Net result: we had 10-cent, 25-cent, 50-cent, $1, $5, etc. items. I think the highest priced item that sold was $40. The spinning wheel did not sell, nor did one of the school desks, and a few of the chairs. But we got rid of a lot of stuff and made a very surprising amount of money, enough to pay for some motel rooms and meals when we go on vacation later this year! We only have a few boxes of small items left to take to the church, and we have a few larger items to give them as those organizers get closer to sale date.

Prior to the sale, one of our daughters-in-law said, “your sons should thank you for this!”, knowing that if something happens to us, they will have to deal with our stuff.

While this was only Layer #1 and it was a lot of work, “Oh, what a relief it is!” The amount of junk in our storage room had been overwhelming. Now we have room to spare and feel a huge sense of emotional and mental relief! It was time!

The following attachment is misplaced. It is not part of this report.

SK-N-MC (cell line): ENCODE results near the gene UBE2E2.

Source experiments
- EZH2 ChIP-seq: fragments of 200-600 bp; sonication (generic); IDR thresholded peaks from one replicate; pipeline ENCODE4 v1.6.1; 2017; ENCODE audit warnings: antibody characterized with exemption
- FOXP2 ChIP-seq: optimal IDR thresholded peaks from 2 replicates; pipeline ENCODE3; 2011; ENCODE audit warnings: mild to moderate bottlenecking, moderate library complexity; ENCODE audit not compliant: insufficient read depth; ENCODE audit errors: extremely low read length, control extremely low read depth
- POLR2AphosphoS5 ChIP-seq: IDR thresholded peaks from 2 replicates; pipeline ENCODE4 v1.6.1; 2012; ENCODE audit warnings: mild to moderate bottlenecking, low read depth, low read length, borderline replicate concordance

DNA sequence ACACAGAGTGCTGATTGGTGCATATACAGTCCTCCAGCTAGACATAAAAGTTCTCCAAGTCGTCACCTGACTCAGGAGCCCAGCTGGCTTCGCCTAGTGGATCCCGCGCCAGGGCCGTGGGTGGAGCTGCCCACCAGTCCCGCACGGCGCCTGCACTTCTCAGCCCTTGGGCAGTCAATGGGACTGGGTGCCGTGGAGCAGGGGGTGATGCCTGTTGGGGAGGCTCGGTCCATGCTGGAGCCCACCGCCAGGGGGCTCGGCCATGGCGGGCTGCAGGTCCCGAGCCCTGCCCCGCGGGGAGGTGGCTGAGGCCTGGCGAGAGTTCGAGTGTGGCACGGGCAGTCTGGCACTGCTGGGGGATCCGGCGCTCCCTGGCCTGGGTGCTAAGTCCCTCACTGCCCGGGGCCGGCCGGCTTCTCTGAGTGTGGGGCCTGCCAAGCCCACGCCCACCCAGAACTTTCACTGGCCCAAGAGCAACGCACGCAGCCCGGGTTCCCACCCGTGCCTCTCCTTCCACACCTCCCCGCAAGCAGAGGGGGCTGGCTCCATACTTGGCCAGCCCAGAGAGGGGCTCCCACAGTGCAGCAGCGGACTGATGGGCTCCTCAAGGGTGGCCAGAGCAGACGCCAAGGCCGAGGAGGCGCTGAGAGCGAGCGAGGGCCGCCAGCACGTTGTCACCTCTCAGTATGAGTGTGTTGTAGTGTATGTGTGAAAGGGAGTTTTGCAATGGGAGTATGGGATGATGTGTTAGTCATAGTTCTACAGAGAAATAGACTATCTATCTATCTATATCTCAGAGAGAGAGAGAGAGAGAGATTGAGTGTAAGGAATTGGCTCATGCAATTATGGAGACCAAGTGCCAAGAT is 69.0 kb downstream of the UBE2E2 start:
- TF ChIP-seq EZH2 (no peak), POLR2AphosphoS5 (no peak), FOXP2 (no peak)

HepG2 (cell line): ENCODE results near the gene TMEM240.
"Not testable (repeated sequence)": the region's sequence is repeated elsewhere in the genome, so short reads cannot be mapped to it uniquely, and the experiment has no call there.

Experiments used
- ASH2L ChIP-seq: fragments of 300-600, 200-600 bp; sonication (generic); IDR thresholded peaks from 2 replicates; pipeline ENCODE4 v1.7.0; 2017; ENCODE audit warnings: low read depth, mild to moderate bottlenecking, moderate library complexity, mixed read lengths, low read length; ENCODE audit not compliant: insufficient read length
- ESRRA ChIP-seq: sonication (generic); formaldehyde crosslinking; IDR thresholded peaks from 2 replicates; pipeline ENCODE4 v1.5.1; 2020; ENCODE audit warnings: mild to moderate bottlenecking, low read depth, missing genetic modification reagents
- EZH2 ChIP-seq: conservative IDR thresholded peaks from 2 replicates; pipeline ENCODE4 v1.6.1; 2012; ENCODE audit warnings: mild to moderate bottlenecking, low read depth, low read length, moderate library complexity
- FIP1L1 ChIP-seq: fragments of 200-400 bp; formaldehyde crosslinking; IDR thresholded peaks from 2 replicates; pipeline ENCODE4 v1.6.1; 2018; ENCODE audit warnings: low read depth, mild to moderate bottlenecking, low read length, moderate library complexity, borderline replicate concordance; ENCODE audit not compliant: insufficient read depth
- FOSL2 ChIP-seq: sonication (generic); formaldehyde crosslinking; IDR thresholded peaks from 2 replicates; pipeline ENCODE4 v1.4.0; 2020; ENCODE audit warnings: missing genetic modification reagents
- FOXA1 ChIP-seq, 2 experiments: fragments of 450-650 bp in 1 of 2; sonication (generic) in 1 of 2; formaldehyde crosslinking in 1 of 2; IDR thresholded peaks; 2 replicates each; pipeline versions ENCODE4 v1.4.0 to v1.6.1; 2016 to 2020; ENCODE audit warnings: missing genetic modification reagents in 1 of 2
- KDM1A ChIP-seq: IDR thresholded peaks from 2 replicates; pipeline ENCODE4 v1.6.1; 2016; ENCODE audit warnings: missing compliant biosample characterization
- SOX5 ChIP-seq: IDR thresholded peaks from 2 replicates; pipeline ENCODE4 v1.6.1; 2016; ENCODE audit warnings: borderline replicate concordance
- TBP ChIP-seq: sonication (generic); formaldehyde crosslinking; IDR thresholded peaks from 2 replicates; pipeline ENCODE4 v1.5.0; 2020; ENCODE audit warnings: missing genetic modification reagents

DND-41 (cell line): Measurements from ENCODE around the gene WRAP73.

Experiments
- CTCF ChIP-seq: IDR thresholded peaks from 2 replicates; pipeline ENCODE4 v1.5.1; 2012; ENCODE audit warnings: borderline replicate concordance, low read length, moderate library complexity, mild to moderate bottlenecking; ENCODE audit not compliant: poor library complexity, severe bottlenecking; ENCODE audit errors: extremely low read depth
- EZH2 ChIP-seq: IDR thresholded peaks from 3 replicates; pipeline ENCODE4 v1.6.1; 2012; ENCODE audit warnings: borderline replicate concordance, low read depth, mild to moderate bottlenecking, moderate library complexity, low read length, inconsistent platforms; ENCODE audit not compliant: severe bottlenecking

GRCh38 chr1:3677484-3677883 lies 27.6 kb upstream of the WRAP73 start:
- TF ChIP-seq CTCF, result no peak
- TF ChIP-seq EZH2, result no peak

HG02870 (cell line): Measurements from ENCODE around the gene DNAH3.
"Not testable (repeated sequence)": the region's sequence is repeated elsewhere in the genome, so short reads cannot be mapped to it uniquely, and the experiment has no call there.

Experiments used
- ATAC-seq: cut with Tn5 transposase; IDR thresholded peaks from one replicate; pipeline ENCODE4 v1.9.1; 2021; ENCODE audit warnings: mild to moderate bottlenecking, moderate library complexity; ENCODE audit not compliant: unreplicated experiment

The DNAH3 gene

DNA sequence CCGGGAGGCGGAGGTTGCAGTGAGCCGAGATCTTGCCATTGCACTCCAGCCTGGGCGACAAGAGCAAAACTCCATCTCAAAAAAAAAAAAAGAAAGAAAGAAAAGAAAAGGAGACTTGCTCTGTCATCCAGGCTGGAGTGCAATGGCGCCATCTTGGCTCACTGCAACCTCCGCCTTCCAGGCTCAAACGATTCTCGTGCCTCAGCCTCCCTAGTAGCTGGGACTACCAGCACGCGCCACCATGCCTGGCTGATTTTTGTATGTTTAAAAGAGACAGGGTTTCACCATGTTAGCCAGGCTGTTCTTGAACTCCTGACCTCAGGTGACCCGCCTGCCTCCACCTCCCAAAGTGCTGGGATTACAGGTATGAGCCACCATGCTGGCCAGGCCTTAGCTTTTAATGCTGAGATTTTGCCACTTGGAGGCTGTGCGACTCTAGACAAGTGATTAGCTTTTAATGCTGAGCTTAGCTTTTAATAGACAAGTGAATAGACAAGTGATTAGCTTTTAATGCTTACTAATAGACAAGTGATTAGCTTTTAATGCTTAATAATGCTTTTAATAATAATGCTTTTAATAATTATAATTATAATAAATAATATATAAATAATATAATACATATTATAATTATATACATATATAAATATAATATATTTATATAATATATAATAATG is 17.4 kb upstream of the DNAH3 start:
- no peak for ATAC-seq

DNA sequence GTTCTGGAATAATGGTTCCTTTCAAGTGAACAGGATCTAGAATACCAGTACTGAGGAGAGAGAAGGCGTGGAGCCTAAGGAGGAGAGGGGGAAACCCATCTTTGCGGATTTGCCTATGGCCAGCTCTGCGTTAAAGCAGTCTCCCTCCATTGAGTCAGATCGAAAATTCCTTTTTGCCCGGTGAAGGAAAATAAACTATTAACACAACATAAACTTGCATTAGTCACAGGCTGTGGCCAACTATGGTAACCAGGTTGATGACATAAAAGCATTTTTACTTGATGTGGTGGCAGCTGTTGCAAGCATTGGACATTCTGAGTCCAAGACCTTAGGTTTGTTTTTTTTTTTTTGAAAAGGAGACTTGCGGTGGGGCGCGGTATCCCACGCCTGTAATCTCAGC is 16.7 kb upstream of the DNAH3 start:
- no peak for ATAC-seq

I’m already thinking about potential items in Layer #2 and how we’ll divest them, maybe another garage sale, maybe not; we’ll see.

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Most of us have moved, probably several times. How many of us got caught with the last loads moved being the contents of the garage?

The last few days my husband and I have been helping a son and his family move to a new house. Because of logistics we needed to move everything in the garage first. Within a couple hours of getting the key to the house, we were moving the garage contents… first his heavy-duty, warehouse-type steel shelving and getting it set up, then the contents and finally hoisting some heaving totes and tools onto the shelving.

What a unique concept… the garage first!

David's garage-2

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After spending an inordinate amount of time trying to find two documents, I started a piece of the sorting/organizing process again. You could ask, doesn’t she already have everything organized? The answer is a simple, no. I’ve got so much stuff, I don’t know if I can get it all organized in my lifetime.